The New York Attorney General’s Office has announced that Attorney General Eliot Spitzer, also now Governor-elect of New York, is filing a lawsuit against Samaritan Asset Management Services Inc., Johnson Capital Management Inc., and the principals of both companies for allegedly participating in a fraudulent mutual fund market timing scheme. The principals are Edward T. Owens and Michael A. Johnson, respectively. According to the lawsuit, all parties knew they were being deceptive by “flying under the radar” so they could avoid the monitoring systems geared toward detecting market timing in regard to mutual funds. The lawsuit is looking to enjoin the defendants from engaging in such deceptive practices and wants there to be a restitution of money for their fraudulent actions.
Johnson Capital, Samaritan, and their principals are believed to have been “piggybacking” their trades onto investment accounts of retirement plans that were customers of trust company and national banking association Security Trust Company (STC) and of varying the amount of each trade so the mutual funds wouldn’t notice.
In an October 22, 2001 email sent to Johnson Capital by an STC employee:
“When trading the piggy back accounts, try to adjust the buy and sell amounts. Meaning, do not complete the sell trades for the same amount as the buy trade from the previous day. Same with [exchanges], do not use the same amount–vary each in and out trade. … This will assist us in trying not to bring attention to the trading.”
Market timing takes place when trading occurs to take advantage of short-term price differences. Although not illegal, this practice is a detriment to long-term shareholder value and is not allowed with mutual funds.
The Investment Company Institute offers the following answers to questions about market timing:
What is market timing?
Market timers dip in and out of mutual funds hoping to profit from anticipated short-term market moves up or down. Because of time zone differences among international stock markets, market timers frequently target funds that invest in foreign stocks. This strategy is called “time zone arbitrage.” It seeks to exploit fund share prices that are based on closing prices of foreign securities established some time before the fund calculated its own share price.
Market timing in and of itself is not illegal. In fact, there are some mutual funds that promote themselves as suitable for short-term trading. A key issue in the current investigations is whether some funds had market-timing policies that were selectively enforced. That would allow some fund investors to market time while others could not or were subjected to penalties if they did.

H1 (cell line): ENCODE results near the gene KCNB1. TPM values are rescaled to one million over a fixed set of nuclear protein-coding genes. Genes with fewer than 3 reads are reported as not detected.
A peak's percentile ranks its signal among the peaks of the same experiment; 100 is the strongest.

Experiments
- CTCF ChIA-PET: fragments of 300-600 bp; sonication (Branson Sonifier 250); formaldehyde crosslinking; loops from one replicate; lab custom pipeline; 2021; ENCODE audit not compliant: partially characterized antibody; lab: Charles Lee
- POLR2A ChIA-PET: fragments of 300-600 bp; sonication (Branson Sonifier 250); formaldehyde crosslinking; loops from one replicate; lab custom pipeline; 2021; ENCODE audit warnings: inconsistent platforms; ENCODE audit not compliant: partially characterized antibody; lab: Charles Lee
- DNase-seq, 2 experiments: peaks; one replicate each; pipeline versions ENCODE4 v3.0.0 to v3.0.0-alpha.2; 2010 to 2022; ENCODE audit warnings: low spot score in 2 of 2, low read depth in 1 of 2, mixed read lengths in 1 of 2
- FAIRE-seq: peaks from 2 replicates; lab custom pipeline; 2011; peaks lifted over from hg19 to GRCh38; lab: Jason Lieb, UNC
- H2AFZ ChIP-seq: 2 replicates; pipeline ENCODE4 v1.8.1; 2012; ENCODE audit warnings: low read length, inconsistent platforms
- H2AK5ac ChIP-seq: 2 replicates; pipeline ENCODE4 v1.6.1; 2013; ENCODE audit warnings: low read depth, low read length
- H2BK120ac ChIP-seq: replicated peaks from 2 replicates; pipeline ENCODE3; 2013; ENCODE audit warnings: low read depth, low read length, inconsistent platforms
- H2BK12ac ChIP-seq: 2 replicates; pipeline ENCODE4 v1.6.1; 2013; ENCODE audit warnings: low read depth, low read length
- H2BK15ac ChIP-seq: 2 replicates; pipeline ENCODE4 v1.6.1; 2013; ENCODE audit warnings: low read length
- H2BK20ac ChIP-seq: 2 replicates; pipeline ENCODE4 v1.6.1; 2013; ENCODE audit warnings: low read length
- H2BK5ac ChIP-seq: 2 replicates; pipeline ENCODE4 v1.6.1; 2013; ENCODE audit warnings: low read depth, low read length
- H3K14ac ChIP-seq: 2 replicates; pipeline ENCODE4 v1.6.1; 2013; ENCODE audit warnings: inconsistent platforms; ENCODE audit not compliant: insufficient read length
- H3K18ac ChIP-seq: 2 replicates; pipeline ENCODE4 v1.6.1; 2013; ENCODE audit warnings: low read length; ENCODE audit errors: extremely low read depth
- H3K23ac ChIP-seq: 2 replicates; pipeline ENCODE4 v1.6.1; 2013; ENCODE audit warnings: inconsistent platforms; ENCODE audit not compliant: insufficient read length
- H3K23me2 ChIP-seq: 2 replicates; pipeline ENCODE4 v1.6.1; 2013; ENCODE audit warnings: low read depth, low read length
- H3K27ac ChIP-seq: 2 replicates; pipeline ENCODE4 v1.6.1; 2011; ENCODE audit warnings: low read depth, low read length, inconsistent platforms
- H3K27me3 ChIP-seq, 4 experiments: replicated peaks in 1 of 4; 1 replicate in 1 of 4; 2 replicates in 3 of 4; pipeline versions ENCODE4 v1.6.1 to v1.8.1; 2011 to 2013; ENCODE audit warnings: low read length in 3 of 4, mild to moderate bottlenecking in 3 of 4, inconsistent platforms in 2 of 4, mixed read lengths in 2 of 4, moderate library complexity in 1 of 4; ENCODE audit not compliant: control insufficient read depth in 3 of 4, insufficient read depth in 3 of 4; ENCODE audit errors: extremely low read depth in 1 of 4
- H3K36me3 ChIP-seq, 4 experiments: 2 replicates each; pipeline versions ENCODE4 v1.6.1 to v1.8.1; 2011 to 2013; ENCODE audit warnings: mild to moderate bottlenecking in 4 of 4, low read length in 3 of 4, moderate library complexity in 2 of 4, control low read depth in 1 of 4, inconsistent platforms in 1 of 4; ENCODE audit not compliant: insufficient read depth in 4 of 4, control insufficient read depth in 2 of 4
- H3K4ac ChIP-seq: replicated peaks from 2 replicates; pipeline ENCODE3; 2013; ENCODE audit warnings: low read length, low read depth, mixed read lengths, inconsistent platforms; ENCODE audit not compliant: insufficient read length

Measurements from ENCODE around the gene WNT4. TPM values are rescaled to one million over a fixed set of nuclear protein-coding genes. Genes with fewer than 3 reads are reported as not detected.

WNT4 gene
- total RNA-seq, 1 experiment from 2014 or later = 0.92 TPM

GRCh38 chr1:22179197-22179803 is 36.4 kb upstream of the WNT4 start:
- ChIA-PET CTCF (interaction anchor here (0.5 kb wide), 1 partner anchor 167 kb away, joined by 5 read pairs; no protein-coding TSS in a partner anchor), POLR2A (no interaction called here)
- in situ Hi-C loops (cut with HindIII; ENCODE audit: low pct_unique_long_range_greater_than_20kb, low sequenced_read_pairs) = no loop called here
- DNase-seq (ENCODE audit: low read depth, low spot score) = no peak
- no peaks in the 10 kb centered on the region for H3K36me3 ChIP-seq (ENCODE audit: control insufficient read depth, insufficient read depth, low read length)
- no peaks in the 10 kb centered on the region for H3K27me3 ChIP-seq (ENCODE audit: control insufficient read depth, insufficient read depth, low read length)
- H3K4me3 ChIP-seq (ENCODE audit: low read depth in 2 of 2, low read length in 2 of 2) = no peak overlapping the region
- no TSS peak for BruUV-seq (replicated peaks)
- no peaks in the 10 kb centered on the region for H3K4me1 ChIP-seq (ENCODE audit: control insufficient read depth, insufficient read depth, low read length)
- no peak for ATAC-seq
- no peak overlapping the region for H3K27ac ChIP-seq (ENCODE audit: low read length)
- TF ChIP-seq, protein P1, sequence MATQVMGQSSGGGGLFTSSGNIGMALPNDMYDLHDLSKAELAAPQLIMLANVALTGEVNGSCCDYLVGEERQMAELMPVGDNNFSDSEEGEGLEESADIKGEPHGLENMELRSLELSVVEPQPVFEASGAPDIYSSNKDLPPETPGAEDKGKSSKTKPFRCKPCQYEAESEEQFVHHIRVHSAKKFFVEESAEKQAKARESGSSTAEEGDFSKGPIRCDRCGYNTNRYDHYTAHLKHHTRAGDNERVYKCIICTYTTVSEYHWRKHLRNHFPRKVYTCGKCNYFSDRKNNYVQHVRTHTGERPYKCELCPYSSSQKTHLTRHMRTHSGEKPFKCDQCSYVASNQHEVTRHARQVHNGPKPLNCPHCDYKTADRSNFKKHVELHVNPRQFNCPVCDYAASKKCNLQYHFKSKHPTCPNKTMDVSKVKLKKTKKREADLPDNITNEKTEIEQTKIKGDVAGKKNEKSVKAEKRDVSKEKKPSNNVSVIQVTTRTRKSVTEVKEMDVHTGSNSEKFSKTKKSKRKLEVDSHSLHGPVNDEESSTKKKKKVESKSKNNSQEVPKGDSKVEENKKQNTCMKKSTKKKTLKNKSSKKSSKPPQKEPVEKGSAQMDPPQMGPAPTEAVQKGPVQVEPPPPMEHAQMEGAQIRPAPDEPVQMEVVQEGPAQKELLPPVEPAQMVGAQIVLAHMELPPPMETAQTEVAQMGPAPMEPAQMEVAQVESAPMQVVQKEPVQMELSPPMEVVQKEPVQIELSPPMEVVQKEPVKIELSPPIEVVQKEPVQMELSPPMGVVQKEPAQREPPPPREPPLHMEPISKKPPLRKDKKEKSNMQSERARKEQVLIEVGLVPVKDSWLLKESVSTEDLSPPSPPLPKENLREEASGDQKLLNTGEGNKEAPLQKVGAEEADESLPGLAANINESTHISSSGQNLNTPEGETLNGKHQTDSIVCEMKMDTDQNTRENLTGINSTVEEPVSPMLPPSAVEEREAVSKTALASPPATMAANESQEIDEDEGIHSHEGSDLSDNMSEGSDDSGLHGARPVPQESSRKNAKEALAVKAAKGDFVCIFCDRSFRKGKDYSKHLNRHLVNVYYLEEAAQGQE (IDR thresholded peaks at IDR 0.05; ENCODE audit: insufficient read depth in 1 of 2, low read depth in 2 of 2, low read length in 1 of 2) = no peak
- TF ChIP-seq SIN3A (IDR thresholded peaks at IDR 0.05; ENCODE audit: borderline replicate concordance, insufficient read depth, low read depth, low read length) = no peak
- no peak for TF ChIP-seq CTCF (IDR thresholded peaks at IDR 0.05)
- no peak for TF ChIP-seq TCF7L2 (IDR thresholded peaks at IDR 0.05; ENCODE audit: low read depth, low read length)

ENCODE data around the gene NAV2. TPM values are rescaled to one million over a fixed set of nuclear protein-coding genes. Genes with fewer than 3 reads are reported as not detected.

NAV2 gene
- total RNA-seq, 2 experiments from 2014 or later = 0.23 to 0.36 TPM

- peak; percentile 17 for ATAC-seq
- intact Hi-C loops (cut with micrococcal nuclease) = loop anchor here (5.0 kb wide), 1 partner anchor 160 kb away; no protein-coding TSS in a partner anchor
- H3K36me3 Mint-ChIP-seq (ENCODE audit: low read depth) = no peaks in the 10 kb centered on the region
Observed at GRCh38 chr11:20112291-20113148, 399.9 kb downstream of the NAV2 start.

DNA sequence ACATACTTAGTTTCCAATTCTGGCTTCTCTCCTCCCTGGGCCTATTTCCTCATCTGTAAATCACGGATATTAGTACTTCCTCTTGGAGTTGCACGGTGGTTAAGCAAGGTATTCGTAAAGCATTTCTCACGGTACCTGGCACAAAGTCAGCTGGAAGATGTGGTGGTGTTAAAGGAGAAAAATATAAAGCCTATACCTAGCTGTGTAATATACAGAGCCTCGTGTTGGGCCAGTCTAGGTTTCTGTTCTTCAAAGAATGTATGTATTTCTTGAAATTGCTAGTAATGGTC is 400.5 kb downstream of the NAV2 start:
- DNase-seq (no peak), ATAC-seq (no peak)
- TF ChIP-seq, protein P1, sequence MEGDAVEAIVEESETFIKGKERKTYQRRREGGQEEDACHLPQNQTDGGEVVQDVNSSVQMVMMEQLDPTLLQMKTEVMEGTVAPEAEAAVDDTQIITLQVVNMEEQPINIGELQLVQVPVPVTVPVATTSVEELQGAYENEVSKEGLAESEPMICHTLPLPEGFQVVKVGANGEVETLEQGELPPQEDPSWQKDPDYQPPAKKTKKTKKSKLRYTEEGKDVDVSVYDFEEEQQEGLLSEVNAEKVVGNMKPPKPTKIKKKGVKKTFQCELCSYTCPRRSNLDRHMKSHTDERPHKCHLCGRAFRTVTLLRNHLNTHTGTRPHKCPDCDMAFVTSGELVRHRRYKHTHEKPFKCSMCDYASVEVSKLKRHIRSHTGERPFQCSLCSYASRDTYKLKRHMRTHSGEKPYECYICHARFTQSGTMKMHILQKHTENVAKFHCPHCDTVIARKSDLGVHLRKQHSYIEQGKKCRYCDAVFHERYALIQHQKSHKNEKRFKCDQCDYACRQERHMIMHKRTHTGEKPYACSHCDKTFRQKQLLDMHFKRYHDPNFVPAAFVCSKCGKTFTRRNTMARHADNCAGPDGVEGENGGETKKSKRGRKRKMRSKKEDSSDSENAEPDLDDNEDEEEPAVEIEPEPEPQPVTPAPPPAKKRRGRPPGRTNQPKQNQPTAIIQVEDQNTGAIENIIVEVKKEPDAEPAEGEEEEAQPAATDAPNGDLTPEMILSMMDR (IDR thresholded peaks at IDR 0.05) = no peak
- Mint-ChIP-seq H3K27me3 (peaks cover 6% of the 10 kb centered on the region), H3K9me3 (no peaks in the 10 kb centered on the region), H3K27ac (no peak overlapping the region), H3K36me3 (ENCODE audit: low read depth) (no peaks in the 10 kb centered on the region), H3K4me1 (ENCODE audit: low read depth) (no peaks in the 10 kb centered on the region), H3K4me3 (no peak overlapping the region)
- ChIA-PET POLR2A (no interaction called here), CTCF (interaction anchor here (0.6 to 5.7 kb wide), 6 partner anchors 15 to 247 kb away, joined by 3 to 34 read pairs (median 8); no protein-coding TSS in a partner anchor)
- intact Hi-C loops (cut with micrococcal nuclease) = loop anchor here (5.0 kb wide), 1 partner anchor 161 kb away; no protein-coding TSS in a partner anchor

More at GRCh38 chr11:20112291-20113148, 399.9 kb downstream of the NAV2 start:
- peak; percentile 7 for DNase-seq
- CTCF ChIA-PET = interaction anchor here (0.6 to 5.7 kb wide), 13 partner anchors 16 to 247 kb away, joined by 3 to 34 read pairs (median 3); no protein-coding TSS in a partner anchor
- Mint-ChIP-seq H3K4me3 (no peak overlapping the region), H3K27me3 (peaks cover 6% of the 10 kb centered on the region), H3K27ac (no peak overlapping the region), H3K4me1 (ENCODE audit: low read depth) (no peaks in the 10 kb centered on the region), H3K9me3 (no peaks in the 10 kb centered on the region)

But if it’s legal, why do some mutual funds discourage it?
Rapidly buying and selling mutual fund shares can disrupt efficient fund management because it can force fund managers to hold excess cash or sell holdings at inopportune times to meet redemptions. It also can boost the fund’s trading and administration costs. Long-term investors forfeit return as a result.
The lawsuit against Samaritan, Johnson Capital, and their principals was filed in New York County at the New York State Supreme Court.
In a related investigation, STC CEO Grant Seeger pleaded guilty last year to second degree grand larceny and violating the Martin Act. STC President William Kenyon also pleaded guilty to a felony charge of violating the Martin Act.
Attorney General Spitzer’s office has reached approximately 20 settlements with firms since he began investing the mutual fund industry in 2003. Investors have received $3.7 billion dollars in restitution, and a number of those he has charged have pled guilty.
The stockbroker arbitration law firm of Shepherd Smith Edwards & Kantas LTD LLP has an experienced team that is devoted to assisting investors nationwide to recover losses caused by inappropriate actions of stockbrokers and their firms. We have successfully represented thousands of investors nationwide. For a free consultation, contact Shepherd, Smith, and Edwards today.
New York Attorney General Eliot Spitzer Sues Hedge Fund, Rojo.com, November 20, 2006
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